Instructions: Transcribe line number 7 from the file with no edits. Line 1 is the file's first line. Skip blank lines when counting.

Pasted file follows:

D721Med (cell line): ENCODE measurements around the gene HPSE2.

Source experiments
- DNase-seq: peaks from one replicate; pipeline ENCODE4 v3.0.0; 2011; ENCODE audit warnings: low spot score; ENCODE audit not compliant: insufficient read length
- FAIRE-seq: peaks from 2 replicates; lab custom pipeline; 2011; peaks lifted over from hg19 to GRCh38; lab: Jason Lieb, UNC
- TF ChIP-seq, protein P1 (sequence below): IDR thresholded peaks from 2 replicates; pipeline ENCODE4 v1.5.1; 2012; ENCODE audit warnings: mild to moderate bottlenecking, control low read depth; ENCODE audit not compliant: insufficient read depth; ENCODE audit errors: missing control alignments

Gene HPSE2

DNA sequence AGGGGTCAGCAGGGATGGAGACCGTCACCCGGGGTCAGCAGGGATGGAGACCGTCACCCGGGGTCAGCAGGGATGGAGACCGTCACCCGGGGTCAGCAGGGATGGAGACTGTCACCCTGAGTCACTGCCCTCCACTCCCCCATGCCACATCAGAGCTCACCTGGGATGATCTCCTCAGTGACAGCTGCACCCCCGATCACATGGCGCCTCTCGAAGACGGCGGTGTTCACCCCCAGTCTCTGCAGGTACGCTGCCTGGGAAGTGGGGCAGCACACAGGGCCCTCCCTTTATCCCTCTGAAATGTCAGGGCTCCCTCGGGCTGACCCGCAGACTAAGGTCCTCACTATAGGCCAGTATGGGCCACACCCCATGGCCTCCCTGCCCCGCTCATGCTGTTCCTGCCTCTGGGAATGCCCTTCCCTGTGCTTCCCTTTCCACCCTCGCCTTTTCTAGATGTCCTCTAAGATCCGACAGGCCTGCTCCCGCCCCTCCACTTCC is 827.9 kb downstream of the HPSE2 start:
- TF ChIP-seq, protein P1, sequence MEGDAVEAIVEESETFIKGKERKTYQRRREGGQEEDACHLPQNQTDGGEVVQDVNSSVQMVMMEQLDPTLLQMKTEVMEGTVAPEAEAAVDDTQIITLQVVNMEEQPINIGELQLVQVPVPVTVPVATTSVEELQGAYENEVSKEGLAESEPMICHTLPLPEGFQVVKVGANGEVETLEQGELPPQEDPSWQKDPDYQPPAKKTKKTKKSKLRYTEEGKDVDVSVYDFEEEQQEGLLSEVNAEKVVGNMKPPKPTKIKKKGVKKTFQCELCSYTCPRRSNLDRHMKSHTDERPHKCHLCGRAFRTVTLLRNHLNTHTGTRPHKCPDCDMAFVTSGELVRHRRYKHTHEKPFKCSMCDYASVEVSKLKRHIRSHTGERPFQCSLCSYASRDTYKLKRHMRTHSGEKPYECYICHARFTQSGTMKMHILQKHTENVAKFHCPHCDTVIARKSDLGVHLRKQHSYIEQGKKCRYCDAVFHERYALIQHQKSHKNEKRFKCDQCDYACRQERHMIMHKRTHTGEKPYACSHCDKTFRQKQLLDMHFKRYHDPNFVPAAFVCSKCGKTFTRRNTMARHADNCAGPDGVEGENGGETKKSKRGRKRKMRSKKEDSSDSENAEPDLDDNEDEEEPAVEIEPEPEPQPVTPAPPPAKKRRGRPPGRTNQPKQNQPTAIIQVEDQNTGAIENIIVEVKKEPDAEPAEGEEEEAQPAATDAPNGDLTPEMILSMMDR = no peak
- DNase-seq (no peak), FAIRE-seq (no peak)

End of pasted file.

DNA sequence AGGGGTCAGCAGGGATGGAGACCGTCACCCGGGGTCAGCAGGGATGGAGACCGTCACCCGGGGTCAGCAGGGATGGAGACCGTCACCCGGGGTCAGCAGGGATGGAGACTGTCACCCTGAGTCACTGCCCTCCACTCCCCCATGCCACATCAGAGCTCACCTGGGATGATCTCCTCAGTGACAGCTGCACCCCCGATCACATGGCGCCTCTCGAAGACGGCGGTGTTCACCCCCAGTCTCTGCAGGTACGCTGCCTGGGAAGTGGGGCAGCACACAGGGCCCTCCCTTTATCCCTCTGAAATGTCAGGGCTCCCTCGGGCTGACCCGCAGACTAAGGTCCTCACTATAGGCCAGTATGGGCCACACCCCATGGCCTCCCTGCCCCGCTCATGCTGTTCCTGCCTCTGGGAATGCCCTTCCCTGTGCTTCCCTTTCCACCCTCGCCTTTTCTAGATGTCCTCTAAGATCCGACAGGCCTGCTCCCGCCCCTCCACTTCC is 827.9 kb downstream of the HPSE2 start: